Electronic Correspondence in a Military Setting

Honestly, prior to starting this job, I had very little need for email and the few that I wrote were based upon syntax that I learned for personal letters in elementary school. Well, nobody uses cursive, and email correspondence is very different.

The Tongue and Quill

First and foremost, checkout the Tongue and Quill. It's an opinionated handbook that discusses a range of Air Force documentation, including spacing for memorandums and language in emails.

Nobody's Your Dear

This may work outside of the military, but the most common ways to begin emails are:

Mr. Jones,
SSgt Boyd
ALCON, <-- abbreviation of All Concerned

Obviously, No Love

Closing out emails with "Love," is obviously something to avoid sending to your supervisor, but the military appears to drop closings that are common in the corporate world (Sincerely, Regards). Instead, the gold standard is:

v/r, --> this stands for "Very Respectfully" which some people prefer to spell out or even drop the v. After all, Respectfully means full of respect. Being very full of respect is a tad over the top if you think about it.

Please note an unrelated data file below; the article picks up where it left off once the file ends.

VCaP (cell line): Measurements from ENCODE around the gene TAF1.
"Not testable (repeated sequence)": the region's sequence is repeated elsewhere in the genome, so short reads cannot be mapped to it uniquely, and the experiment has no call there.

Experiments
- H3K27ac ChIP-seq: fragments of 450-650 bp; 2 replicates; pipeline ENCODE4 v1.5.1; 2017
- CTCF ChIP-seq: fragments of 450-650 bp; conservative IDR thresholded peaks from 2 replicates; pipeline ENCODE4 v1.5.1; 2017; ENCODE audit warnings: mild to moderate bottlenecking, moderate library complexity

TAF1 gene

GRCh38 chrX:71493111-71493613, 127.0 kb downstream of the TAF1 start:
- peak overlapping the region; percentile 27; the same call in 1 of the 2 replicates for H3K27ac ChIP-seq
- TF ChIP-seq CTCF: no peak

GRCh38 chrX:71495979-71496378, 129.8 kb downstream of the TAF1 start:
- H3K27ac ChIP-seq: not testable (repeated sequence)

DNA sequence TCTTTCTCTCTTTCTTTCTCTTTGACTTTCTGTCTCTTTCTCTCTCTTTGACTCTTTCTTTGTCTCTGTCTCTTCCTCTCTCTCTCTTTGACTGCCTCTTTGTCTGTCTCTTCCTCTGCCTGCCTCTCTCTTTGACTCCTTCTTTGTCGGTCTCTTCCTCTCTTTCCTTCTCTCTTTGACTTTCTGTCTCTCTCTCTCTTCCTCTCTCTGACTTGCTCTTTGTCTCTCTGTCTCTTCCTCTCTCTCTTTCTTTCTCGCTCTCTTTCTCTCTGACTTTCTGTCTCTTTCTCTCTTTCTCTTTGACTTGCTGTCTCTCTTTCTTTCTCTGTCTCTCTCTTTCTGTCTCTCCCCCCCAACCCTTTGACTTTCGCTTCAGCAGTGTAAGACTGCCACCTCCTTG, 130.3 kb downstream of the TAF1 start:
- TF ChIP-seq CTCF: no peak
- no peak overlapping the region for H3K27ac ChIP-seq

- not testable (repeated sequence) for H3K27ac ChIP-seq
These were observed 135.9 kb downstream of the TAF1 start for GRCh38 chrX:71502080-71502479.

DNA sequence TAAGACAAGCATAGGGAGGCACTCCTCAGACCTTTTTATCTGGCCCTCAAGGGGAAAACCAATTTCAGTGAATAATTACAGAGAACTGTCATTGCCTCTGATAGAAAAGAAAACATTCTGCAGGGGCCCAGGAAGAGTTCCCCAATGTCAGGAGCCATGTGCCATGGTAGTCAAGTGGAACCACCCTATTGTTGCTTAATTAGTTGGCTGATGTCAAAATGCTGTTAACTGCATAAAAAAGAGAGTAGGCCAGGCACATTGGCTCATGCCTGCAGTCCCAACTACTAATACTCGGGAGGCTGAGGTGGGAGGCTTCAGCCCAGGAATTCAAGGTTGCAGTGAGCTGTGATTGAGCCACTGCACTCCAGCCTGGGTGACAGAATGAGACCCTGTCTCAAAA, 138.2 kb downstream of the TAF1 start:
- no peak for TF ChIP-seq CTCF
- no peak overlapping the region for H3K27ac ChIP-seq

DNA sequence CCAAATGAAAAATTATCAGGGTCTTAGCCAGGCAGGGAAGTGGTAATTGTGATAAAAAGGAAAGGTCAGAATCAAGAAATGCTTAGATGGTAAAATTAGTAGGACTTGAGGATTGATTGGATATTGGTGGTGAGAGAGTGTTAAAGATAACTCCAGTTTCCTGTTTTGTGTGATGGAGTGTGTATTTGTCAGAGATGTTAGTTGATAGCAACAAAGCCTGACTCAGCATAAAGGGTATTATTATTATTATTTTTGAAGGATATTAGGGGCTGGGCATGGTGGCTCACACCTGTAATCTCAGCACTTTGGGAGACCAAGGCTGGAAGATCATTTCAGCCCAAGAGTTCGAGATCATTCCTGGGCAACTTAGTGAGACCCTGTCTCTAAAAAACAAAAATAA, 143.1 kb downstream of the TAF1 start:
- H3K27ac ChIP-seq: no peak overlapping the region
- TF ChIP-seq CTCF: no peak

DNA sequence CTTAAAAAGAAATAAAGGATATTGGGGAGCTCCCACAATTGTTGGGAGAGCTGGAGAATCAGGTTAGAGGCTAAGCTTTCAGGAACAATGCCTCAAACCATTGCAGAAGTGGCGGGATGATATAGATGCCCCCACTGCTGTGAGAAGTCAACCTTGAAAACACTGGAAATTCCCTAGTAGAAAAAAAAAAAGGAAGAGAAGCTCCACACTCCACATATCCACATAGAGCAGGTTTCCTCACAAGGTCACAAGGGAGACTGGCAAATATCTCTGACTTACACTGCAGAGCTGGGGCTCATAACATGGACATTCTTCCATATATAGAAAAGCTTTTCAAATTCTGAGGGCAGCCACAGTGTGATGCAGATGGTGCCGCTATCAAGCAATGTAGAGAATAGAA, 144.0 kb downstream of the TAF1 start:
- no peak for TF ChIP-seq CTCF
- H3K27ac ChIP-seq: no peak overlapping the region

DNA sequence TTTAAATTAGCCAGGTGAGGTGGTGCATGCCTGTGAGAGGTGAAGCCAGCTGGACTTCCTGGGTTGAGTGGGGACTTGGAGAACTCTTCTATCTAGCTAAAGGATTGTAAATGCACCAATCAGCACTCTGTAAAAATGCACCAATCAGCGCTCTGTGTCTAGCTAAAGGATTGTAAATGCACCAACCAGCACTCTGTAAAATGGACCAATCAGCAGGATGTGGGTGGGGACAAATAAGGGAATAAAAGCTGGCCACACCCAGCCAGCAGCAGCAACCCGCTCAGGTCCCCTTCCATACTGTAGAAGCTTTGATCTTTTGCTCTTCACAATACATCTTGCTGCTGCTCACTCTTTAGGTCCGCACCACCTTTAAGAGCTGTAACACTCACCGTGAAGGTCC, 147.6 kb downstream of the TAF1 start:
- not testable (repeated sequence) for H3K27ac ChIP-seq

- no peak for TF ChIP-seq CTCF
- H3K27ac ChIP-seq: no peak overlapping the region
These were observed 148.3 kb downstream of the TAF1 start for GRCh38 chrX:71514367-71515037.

Don't Ask More Than One Question

You'll rarely get more than an answer to one question per email. Bulleted lists can help with that, but any complexity or correspondence that is open to interpretation falls my next recommendation.

Pair Up Complex Messaging With A Real Conversation

This is especially important when delivering bad news. Phone calls and face-to-face conversations are important to make sure messaging is on point. Furthermore, it helps prevent the divisiveness that occurs when people don't talk in person. An "us" vs. "them" attitude can develop.


If you find that these tips are helpful, please let me know!

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